She recalls, “Back when I first started going to the Grand Ole Opry, women weren’t even allowed to host the show…Jean Shepard finally put her foot down and said ‘I’m not going on unless I host the damn show.’ And they let her! They let her host the show, and ever since then women have been able to host the shows on the Grand Ole Opry. So I kind of think it’s going to have to be the same kind of ordeal. We’ve got some things to say, and we deserve some top spots in these charts as well.”

As a four-time divorcee and the widow of late legend Keith Whitley, it’s safe to say that Morgan has lived out the lyrics of more than a few country songs, but she says that her family and her faith have always sustained her through the toughest times in her life. “I’ve always had a feeling that God would pull me out from whatever rock I was under, and unfortunately some people don’t have that. I have a very close family and friends and a very close connection with God. When I lost my husband Keith, I wanted to lay down and die. I did. But in thinking of my children, I couldn’t do it. I couldn’t bear the thought of being without them and them being without me…

“There’s days I do want to give up – don’t get me wrong – I really do. Especially in this business. It’s not a business for sissies. You get old and you get tired and you don’t have the record deals you have anymore and things really get you down. But you got to call on your friends and God to get you through it. I’ve been very fortunate. I’ve been one of the lucky ones that have been able to march through those fires.”

Through all of her highs and lows over the years, Morgan expresses that she is very happy with where her road has led her today. “I am the happiest I’ve ever been in my life with my husband and my dogs and my great friends. I’m very happy with the music I’m making, my band that I have. I’m ready to go! I want to go to Europe, I want to go to go all over and play places I’ve never played before, so I’m ready!”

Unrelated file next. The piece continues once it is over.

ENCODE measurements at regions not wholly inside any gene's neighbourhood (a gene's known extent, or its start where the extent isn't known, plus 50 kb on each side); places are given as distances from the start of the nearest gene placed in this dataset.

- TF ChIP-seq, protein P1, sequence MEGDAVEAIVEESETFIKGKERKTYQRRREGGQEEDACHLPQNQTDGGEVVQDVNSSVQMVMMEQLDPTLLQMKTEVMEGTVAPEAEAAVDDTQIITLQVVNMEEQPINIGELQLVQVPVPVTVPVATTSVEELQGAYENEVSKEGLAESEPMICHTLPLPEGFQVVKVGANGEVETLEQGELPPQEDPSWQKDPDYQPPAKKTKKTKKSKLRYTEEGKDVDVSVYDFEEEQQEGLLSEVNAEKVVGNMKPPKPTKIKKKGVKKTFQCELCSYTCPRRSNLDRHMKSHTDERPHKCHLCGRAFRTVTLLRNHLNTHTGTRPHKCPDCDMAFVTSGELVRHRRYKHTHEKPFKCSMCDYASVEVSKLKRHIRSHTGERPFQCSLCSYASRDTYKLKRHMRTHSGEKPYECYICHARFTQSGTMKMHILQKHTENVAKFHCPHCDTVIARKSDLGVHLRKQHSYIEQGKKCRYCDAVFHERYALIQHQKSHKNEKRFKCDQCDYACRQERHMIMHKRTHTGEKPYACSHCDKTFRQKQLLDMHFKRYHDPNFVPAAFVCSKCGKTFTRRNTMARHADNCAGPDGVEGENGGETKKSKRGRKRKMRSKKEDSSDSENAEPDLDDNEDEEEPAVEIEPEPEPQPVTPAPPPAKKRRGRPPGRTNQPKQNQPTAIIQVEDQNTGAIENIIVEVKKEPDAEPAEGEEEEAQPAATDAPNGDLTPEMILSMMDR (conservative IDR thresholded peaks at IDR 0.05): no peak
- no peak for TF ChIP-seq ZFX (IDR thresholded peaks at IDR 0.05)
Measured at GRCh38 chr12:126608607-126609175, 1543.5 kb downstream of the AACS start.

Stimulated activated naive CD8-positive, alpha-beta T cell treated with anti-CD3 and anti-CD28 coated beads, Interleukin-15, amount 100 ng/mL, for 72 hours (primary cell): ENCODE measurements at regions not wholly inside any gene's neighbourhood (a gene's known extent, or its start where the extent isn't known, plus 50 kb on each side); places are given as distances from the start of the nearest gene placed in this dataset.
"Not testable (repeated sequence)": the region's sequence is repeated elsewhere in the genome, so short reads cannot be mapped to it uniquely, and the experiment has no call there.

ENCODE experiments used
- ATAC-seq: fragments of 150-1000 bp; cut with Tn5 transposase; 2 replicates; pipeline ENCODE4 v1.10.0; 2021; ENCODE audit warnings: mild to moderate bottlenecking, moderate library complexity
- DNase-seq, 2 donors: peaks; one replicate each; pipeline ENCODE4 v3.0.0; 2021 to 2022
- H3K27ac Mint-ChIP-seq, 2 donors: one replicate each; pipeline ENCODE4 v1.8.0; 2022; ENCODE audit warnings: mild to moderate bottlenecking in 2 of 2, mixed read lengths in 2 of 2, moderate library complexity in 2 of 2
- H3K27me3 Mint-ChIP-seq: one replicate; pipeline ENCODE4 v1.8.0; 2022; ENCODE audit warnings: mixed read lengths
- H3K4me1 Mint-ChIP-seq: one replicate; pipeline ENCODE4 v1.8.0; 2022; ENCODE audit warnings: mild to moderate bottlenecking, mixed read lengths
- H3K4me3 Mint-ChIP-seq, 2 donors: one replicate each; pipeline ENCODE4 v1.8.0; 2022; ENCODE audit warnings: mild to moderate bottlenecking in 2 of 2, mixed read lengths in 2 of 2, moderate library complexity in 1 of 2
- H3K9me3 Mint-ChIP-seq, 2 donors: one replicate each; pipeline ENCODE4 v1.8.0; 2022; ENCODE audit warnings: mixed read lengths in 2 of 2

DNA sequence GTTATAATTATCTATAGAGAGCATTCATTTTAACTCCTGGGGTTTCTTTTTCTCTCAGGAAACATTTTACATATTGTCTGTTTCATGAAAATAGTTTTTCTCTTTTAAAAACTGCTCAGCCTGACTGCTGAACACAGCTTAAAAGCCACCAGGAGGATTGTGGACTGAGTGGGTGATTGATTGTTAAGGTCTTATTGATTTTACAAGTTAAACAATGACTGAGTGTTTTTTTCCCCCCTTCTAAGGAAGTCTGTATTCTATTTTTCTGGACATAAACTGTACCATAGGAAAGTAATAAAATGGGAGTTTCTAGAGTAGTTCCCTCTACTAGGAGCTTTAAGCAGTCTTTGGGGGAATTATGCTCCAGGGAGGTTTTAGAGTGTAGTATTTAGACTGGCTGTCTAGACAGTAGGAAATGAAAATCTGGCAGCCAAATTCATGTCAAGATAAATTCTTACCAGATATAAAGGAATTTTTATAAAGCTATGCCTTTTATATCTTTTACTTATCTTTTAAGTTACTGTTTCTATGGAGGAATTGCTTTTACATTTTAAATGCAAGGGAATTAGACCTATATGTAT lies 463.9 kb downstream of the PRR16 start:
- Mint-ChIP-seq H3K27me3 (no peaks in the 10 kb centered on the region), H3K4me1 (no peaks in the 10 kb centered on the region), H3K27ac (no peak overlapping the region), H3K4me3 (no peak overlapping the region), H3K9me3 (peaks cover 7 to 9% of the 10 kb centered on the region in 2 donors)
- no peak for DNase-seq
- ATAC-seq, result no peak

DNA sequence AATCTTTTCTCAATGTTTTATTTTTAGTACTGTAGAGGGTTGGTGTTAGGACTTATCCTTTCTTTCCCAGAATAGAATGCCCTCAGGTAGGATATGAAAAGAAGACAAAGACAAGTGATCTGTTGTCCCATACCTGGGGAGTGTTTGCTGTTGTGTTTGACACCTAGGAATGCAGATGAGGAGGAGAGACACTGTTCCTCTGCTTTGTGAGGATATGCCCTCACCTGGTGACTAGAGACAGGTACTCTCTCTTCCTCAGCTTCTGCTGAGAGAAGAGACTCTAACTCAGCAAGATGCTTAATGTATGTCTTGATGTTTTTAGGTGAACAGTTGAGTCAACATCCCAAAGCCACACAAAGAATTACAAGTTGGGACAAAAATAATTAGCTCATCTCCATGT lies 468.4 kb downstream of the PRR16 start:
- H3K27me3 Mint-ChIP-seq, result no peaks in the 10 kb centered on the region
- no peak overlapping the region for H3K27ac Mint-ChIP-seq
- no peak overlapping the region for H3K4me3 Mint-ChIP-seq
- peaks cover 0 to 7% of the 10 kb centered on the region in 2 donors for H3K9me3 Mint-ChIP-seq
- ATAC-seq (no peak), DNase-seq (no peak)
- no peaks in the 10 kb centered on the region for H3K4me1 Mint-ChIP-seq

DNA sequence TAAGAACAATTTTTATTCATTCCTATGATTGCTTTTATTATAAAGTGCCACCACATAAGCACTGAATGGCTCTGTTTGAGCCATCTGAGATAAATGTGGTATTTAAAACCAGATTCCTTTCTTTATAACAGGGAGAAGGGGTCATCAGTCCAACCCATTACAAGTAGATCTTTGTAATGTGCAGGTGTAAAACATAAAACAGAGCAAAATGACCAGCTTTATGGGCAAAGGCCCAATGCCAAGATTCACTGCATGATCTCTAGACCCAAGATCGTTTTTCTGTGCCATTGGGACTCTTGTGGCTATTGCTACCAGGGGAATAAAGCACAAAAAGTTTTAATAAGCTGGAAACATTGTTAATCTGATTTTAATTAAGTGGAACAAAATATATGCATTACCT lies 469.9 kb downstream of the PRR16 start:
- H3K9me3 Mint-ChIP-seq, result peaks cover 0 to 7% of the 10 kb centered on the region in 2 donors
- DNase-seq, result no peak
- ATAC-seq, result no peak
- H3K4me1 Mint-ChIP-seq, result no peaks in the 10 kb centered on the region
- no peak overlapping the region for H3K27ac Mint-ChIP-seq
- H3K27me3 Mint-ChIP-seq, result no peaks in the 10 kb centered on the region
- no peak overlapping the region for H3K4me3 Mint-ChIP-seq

For more information on Lorrie Morgan, visit www.lorrie.com. Letting Go…Slow is now available for pre-order on Amazon.


  1. Great article, Ben! I’m glad that she addressed her voice exercises, because from what I’ve heard from the album so far, she’s sounding better than she’s sounded in a long time! Good for her for being able to successfully strengthen it.

    On a related note, Loretta Lynn is sounding amazing on her new album, based on a couple of tracks that I’ve heard from it, she’s sounding better than she’s sounded in many years too!

  2. Thanks, Leeann! Kevin was actually the one who suggested that I ask Lorrie about how she strengthened her voice for this project, and I’m glad I did, as it drew some interesting comments. This album is definitely her best vocal turn in years.

    And yay for Loretta! Cannot wait for that album.

  3. Nice article, Ben. I agree with Leeann — I just started listening to the album before I started reading the interview and I immediately noticed that she sounds better on this than she has in quite a while.

  4. The album isn’t bad but she made a major mistake in not changing the lyrics to Dylan’s “Lay Lady Lay”. Between that error and the reggae beat , the recording is downright creepy.